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Animal collisions on the rise in winter months


AAMI reveals Swansea as Tassie's animal collision hotspot

Motor insurer AAMI is warning drivers to be wary of wayward wildlife, with animal collisions on Australian roads increasing by 30% in the winter months, according to new claims data.

Analysis of almost 19,000 animal collision claims reported in 2014 shows that claims start to rise in May with the peak danger period between June and August.

AAMI spokesperson, Reuben Aitchison warns Tassie drivers to be on the lookout for wildlife, particularly on early morning and evening commutes.

“Winter is coming, and drivers are more likely to be on the road at dawn and dusk, which is primarily when animals are on the move. Colliding with a large kangaroo, wombat or wallaby is not only traumatic for both the animal and driver but often causes considerable damage to cars and can also result in serious injury and death,” he said.

After examining AAMI’s 860 animal related crash claims in Tasmania in 2014, the most dangerous areas are:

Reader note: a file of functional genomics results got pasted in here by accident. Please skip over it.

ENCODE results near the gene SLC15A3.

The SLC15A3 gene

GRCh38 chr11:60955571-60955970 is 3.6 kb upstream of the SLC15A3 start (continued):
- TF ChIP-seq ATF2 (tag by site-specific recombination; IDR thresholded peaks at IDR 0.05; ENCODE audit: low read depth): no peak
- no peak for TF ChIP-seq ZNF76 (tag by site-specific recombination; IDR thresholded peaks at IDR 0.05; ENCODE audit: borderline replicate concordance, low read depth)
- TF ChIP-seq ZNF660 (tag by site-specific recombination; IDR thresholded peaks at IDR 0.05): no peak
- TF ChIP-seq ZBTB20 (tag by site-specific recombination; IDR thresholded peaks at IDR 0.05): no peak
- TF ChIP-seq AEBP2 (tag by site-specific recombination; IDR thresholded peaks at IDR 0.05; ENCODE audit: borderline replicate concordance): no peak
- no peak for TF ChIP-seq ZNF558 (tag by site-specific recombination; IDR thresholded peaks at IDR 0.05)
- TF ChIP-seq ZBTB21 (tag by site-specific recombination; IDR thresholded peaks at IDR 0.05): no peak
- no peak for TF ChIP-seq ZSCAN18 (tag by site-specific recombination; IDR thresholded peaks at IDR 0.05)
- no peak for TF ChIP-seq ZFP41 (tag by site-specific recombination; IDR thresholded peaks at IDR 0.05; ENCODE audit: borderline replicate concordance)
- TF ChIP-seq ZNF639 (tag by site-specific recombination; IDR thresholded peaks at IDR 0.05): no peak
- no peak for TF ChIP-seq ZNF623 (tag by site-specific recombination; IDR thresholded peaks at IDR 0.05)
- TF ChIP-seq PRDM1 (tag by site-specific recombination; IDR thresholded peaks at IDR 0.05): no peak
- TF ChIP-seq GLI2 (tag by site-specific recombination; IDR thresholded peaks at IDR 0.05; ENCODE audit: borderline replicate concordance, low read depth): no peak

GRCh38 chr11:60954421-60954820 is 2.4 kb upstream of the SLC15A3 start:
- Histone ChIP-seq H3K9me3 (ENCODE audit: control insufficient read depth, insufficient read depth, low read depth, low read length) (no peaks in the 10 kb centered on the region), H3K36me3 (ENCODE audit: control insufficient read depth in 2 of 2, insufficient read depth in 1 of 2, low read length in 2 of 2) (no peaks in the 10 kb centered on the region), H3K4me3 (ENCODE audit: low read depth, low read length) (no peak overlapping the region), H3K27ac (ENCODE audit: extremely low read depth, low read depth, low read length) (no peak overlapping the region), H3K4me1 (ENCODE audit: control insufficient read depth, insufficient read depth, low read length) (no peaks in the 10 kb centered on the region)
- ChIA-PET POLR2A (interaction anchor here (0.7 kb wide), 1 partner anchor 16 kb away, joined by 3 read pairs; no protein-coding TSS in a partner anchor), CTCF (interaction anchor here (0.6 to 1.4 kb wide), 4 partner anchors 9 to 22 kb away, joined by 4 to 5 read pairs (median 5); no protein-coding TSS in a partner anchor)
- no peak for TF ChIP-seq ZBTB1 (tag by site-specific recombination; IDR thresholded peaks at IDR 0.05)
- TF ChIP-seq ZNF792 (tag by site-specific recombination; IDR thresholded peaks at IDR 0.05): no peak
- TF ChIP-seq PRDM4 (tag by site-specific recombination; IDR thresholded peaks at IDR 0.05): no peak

TAS

National

1. Swansea (7190)

1. Queanbeyan (2620 NSW/ACT)

2. Bothwell (7030)

2. Goulburn (2580 NSW)

3. Grove (7109)

3. Singleton (2330 NSW)

4. Launceston (7250)

4. Dingo (4702 QLD)

5. Deloraine (7304)

5. Charters Towers (4820 QLD)

“As the start of winter is when animal collisions start to spike, it’s vital that drivers are alert behind the wheel and know what to do if they collide with nature."

“Wildlife is unpredictable and often drivers won’t get any warning before an animal appears in front of them. When driving on country roads, be aware of your environment and slow down to give yourself more time to react if you see an animal crossing or standing on the road ahead.” Mr Aitchison said.

AAMI’s Top Tips:

  • If you notice road kill, slow down and pay extra attention as this is often a sign of wildlife in the area.
  • If you see an animal on the road, slow down and brake, but avoid swerving so as not to endanger yourself and other drivers on the road. It’s far less dangerous to keep driving and damage your vehicle than swerve to avoid it and collide with another vehicle or tree.
  • Be extra vigilant when driving at dawn, dusk or night-time as this is primarily when animals are most active.
  • If you have a crash or near-miss collision with an animal, flash your headlights to warn other drivers that there is danger ahead.
  • Keep your local wildlife rescue service emergency number on hand in case an animal is injured.  They will be able to arrange for someone to come and take care of the injured animal.
  • If you regularly drive through rural areas where there is known wildlife, consider investing in an animal alert device, which emits high frequency ultrasonic sounds to deter animals, particularly roos and wallabies, from coming near your car.  
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